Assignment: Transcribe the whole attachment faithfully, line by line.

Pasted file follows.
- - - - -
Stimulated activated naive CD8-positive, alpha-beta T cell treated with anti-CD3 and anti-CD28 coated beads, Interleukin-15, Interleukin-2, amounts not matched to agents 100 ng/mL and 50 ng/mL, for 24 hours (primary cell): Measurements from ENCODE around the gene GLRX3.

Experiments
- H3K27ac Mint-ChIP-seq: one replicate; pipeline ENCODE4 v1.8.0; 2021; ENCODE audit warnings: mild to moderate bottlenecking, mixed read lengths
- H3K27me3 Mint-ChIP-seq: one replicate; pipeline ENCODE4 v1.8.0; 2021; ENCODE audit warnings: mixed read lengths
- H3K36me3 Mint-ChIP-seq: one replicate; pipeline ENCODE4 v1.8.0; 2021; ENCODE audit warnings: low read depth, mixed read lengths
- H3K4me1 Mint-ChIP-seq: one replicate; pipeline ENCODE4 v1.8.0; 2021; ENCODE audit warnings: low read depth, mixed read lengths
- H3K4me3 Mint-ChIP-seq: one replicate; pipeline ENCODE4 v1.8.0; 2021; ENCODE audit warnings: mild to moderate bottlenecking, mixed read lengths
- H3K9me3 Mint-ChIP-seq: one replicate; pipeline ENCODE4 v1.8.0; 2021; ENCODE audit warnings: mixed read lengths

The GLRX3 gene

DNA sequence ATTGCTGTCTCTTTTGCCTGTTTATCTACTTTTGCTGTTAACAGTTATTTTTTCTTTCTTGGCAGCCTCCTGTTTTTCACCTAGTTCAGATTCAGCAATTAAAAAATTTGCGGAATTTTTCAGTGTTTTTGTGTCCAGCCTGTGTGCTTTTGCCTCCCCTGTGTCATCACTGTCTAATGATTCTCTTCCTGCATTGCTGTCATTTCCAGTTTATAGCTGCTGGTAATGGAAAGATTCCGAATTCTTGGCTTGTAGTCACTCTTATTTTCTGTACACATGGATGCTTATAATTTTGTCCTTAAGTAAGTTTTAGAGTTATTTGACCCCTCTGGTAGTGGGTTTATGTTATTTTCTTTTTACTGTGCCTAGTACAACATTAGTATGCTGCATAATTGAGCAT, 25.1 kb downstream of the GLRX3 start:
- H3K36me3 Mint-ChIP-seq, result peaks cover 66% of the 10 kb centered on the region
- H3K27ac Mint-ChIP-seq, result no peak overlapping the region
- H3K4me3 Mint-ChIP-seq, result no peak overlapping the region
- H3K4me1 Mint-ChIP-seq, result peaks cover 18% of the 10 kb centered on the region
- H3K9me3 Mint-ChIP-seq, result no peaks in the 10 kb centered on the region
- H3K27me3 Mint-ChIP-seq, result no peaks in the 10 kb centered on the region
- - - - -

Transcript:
Stimulated activated naive CD8-positive, alpha-beta T cell treated with anti-CD3 and anti-CD28 coated beads, Interleukin-15, Interleukin-2, amounts not matched to agents 100 ng/mL and 50 ng/mL, for 24 hours (primary cell): Measurements from ENCODE around the gene GLRX3.

Experiments
- H3K27ac Mint-ChIP-seq: one replicate; pipeline ENCODE4 v1.8.0; 2021; ENCODE audit warnings: mild to moderate bottlenecking, mixed read lengths
- H3K27me3 Mint-ChIP-seq: one replicate; pipeline ENCODE4 v1.8.0; 2021; ENCODE audit warnings: mixed read lengths
- H3K36me3 Mint-ChIP-seq: one replicate; pipeline ENCODE4 v1.8.0; 2021; ENCODE audit warnings: low read depth, mixed read lengths
- H3K4me1 Mint-ChIP-seq: one replicate; pipeline ENCODE4 v1.8.0; 2021; ENCODE audit warnings: low read depth, mixed read lengths
- H3K4me3 Mint-ChIP-seq: one replicate; pipeline ENCODE4 v1.8.0; 2021; ENCODE audit warnings: mild to moderate bottlenecking, mixed read lengths
- H3K9me3 Mint-ChIP-seq: one replicate; pipeline ENCODE4 v1.8.0; 2021; ENCODE audit warnings: mixed read lengths

The GLRX3 gene

DNA sequence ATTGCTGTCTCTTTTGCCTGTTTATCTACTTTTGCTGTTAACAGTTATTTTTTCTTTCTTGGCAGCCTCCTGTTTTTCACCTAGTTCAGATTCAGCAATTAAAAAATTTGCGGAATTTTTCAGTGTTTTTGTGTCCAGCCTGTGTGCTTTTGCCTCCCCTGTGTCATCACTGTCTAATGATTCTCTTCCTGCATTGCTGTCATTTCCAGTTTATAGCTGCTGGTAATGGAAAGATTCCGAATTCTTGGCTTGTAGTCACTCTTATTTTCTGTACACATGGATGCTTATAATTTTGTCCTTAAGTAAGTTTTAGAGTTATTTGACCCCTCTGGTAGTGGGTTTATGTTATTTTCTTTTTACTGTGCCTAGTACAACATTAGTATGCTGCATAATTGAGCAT, 25.1 kb downstream of the GLRX3 start:
- H3K36me3 Mint-ChIP-seq, result peaks cover 66% of the 10 kb centered on the region
- H3K27ac Mint-ChIP-seq, result no peak overlapping the region
- H3K4me3 Mint-ChIP-seq, result no peak overlapping the region
- H3K4me1 Mint-ChIP-seq, result peaks cover 18% of the 10 kb centered on the region
- H3K9me3 Mint-ChIP-seq, result no peaks in the 10 kb centered on the region
- H3K27me3 Mint-ChIP-seq, result no peaks in the 10 kb centered on the region